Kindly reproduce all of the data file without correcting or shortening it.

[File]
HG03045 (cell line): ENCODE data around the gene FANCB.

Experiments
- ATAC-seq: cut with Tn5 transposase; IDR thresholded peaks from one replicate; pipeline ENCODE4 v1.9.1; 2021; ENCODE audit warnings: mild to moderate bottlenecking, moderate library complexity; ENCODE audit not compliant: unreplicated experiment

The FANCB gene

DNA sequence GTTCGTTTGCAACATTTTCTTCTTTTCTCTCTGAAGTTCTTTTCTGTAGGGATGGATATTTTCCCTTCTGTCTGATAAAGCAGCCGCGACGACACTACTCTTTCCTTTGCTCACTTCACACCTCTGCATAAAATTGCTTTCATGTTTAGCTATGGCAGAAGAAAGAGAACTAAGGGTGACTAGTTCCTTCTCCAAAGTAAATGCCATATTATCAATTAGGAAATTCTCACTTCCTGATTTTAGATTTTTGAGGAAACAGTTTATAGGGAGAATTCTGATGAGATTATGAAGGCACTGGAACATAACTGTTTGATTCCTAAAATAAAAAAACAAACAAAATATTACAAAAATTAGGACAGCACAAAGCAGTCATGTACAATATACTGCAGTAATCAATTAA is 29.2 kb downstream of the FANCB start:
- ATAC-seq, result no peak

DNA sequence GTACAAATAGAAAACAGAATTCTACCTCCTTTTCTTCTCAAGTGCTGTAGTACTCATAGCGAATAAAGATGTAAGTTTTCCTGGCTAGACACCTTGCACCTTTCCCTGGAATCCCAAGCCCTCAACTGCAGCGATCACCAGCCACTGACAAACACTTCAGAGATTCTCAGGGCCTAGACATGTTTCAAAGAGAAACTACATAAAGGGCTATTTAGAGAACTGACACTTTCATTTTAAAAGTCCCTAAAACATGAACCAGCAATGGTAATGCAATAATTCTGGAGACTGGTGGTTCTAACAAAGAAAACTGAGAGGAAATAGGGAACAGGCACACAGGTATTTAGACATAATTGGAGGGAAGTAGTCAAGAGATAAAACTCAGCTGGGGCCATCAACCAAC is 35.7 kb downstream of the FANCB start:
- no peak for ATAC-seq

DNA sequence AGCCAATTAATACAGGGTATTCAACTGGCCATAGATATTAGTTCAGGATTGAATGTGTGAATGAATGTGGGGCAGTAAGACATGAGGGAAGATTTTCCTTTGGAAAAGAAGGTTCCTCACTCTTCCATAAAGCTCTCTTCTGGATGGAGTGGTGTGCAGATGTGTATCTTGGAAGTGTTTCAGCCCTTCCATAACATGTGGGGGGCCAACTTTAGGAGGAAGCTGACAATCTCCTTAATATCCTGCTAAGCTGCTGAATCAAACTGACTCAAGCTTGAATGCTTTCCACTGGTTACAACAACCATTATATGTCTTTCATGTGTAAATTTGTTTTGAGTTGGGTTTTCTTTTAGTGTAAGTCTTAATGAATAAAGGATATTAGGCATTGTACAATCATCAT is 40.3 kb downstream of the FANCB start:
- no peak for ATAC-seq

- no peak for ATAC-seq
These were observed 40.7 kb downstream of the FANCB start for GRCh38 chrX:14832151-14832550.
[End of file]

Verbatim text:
HG03045 (cell line): ENCODE data around the gene FANCB.

Experiments
- ATAC-seq: cut with Tn5 transposase; IDR thresholded peaks from one replicate; pipeline ENCODE4 v1.9.1; 2021; ENCODE audit warnings: mild to moderate bottlenecking, moderate library complexity; ENCODE audit not compliant: unreplicated experiment

The FANCB gene

DNA sequence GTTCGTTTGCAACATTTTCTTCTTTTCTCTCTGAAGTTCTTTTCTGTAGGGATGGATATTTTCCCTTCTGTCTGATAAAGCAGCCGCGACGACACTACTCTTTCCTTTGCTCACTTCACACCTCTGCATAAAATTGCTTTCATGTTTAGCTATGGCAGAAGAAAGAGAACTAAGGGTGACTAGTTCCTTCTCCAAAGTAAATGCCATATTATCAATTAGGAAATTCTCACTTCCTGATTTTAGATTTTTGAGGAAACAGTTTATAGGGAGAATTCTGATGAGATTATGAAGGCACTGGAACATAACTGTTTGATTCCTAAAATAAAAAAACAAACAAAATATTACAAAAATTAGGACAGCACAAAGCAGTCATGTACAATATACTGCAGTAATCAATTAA is 29.2 kb downstream of the FANCB start:
- ATAC-seq, result no peak

DNA sequence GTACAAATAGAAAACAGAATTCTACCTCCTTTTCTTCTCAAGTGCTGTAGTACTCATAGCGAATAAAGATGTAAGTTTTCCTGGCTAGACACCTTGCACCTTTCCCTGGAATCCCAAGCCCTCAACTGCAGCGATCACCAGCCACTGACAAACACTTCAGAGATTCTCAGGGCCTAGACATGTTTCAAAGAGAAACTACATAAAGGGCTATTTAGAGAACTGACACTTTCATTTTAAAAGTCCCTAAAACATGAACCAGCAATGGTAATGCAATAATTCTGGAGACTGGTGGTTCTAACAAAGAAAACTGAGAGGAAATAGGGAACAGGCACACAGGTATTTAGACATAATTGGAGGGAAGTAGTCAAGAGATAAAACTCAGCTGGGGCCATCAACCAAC is 35.7 kb downstream of the FANCB start:
- no peak for ATAC-seq

DNA sequence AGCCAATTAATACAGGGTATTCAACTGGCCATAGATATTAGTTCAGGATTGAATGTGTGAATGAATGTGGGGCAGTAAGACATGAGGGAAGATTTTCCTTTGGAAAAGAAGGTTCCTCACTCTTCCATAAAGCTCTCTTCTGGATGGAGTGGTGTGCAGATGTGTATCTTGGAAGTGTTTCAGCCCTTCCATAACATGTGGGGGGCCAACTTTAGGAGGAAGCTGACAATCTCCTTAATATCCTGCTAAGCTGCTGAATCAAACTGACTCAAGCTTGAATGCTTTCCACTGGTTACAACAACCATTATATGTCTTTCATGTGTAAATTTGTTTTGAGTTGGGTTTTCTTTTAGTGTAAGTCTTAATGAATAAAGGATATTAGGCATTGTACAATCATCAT is 40.3 kb downstream of the FANCB start:
- no peak for ATAC-seq

- no peak for ATAC-seq
These were observed 40.7 kb downstream of the FANCB start for GRCh38 chrX:14832151-14832550.